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Politicking resumes as Romney pledges to help the middle class

August 02, 2012|By Seema Mehta
  • Mitt Romney holds up a "presidential accountability scorecard," comparing himself to President Obama, as he campaigns at the Jefferson County Fairgrounds in Golden, Colo.
Mitt Romney holds up a "presidential accountability scorecard,"… (Charles Dharapak / Associated…)

ASPEN, Colo. -- Holding up a report card that gave President Obama a string of red marks on unemployment, housing foreclosures, the deficit and other measures, Mitt Romney said Thursday that the president has failed to carry out the promises he made when accepted the Democratic nomination not from far where he spoke.

“I know in a campaign talk can be cheap, you can say anything. But results, if they’re not done the right way, they can be real expensive,” Romney told supporters in Golden, Colo. “And you look at this president and he talked about a number of things he was going to do.

“I remember watching him speak in front of those Greek columns; he won’t want to remind of us of Greece these days, but it got a lot of people excited. A lot of people said 'Boy, if he can do those things, that’s going to be terrific.’ Those people are disappointed.”

“And if you look at his report card … you look at the results and it’s been a disappointment,” Romney added. “His policies have not worked. They have not got America back to work again. My policies will work,” he said, standing in front of a banner that “The Romney Plan For a Stronger Middle Class.”

His two-city appearance in this battleground state marks a return to politicking, which was put on  hold after a gunman killed a dozen people and wounded scores more in a midnight movie screening in Aurora, Colo. Romney acknowledged the tragedy as soon as he took to the podium, saying he met a survivor Thursday morning who had been in a neighboring theater and was shot in the mouth.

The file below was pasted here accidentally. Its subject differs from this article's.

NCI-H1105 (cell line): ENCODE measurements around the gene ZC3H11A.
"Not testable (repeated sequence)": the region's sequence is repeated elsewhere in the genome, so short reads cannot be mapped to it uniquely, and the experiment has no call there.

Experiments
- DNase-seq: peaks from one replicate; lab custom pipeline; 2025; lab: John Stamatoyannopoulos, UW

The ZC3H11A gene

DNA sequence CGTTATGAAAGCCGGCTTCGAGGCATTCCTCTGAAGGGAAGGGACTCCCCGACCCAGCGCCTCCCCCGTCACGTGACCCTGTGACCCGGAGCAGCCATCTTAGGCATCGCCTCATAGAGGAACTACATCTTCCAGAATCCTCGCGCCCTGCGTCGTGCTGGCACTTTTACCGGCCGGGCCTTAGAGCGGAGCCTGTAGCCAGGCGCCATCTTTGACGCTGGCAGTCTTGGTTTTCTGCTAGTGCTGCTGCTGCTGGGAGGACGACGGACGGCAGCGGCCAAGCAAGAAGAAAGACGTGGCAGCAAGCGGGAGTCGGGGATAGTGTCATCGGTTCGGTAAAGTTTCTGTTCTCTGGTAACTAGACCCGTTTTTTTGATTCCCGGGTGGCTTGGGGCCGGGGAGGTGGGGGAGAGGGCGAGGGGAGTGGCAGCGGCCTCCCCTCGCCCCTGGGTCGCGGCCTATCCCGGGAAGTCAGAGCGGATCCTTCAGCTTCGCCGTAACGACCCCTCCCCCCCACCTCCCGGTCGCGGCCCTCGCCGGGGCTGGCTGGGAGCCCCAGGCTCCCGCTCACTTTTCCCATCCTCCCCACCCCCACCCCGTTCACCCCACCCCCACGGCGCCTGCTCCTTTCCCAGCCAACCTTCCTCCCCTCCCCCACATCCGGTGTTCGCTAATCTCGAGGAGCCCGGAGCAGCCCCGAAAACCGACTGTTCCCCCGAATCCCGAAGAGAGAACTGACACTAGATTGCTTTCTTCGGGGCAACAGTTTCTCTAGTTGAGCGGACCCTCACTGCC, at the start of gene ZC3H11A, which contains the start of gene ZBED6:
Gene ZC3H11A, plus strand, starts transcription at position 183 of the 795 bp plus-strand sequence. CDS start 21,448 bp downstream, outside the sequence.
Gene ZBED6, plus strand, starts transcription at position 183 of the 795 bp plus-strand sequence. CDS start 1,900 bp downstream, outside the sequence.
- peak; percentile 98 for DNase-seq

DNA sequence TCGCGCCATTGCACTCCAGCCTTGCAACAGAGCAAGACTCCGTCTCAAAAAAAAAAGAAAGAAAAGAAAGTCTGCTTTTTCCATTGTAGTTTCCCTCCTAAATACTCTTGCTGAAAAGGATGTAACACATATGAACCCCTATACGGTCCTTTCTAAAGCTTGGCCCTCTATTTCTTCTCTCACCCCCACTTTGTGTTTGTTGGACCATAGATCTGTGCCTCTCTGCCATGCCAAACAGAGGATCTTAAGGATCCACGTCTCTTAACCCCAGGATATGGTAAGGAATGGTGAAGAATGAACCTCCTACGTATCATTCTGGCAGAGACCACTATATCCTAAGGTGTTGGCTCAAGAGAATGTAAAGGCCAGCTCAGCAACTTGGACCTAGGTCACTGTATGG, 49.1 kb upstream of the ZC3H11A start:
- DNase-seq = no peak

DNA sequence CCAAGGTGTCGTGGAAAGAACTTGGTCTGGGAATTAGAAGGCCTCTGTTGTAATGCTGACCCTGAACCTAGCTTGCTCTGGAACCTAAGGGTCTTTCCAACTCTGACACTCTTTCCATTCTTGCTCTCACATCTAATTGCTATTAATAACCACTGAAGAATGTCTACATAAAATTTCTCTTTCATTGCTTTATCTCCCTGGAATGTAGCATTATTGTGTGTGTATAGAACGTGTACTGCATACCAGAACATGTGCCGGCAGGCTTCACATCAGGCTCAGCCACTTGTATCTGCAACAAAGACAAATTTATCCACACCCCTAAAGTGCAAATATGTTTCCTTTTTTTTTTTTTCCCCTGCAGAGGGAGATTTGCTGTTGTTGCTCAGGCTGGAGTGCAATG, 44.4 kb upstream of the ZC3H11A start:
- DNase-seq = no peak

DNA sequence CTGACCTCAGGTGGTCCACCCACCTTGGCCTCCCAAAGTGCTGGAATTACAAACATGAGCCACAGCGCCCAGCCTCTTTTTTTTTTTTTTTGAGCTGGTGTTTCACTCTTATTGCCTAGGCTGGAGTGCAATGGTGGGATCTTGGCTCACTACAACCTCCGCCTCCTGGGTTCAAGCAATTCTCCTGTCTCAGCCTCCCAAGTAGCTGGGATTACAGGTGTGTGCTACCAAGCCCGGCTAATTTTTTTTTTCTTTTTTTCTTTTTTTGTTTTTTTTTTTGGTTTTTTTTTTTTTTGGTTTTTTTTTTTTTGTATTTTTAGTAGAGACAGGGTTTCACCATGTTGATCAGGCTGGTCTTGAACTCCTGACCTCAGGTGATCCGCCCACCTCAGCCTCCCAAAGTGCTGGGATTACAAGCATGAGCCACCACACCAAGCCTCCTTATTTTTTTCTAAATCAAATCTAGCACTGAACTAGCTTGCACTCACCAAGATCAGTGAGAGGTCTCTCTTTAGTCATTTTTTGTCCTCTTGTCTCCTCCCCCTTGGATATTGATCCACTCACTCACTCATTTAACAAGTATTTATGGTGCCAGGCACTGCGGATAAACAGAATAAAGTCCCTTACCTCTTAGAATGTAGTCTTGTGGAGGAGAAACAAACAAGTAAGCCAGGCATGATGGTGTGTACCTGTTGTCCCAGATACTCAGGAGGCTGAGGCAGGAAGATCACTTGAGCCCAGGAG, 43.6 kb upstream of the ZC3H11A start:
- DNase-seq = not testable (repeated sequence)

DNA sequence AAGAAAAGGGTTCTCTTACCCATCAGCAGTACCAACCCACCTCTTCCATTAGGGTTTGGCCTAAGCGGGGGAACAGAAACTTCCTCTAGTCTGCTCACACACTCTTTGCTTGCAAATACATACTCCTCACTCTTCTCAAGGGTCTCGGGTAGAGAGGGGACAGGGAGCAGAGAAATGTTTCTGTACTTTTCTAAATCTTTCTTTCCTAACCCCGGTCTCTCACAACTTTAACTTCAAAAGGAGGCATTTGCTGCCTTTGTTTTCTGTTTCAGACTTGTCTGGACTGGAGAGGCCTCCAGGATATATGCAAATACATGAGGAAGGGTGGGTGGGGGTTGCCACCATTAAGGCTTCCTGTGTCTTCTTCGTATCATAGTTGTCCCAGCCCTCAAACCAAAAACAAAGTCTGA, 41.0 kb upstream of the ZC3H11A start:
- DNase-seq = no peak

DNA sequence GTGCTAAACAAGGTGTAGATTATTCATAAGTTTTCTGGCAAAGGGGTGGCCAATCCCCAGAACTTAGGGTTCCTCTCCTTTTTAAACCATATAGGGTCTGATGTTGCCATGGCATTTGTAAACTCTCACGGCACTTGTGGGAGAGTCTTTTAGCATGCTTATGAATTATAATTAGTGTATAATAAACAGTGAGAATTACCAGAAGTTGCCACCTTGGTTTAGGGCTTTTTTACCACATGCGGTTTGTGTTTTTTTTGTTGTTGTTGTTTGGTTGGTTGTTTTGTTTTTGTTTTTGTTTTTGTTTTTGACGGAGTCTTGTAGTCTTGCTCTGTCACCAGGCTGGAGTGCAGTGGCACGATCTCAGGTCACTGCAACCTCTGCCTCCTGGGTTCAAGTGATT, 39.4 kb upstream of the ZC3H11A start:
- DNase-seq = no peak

“But she is here and doing well.  I guess, maybe by applause we show how united we are with the tragedy of those people. How much we love them. How much we care for them,” he said as the crowd rose to its feet. “I'm sure you know this -- this tragedy has impacted the community of Aurora.  I'm sure it's impacted the entire state. The trauma here has got to be extraordinary.  But across the country, people are thinking about Aurora and the tragedy there and the lives that have been lost and lives changed forever.  We love you and we pray for you.”

Romney, who just returned from an overseas trip, struck a less partisan tone than he had just before he left, criticizing the president’s policies but talking of bipartisan solutions.

“We’ve got to have someone that goes to Washington that buries the hatchet and says you know what, there are good Democrats, there are good Republicans that care about America, let’s work together to get the American people working, get some growth again,” he said.

He pledged to help the middle class and increase take-home pay by implementing his five-point plan -- making the nation energy independent, improving schools, increasing trade, helping small businesses by reducing taxes and shrinking regulation, and tackling the nation’s budget deficit.

“This is important. Getting America working, this isn¹t a statistic we¹re talking about -- 23 million Americans out of work or underemployed. Twenty-three million. It's a tragedy,” he said. “It’s a moral failing for a country as successful and wealthy as ours to have had policies that kept people from going to work.”

The Obama campaign responded that Romney’s plan would cut taxes for the wealthy while increasing the burden on average American families.

“This isn’t a recipe to make the middle class stronger or create jobs -- it’s part of the same scheme that devastated the middle class and crashed our economy in the first place,” said spokeswoman Lis Smith. “No attempt to rebrand these failed policies can change that simple fact.”

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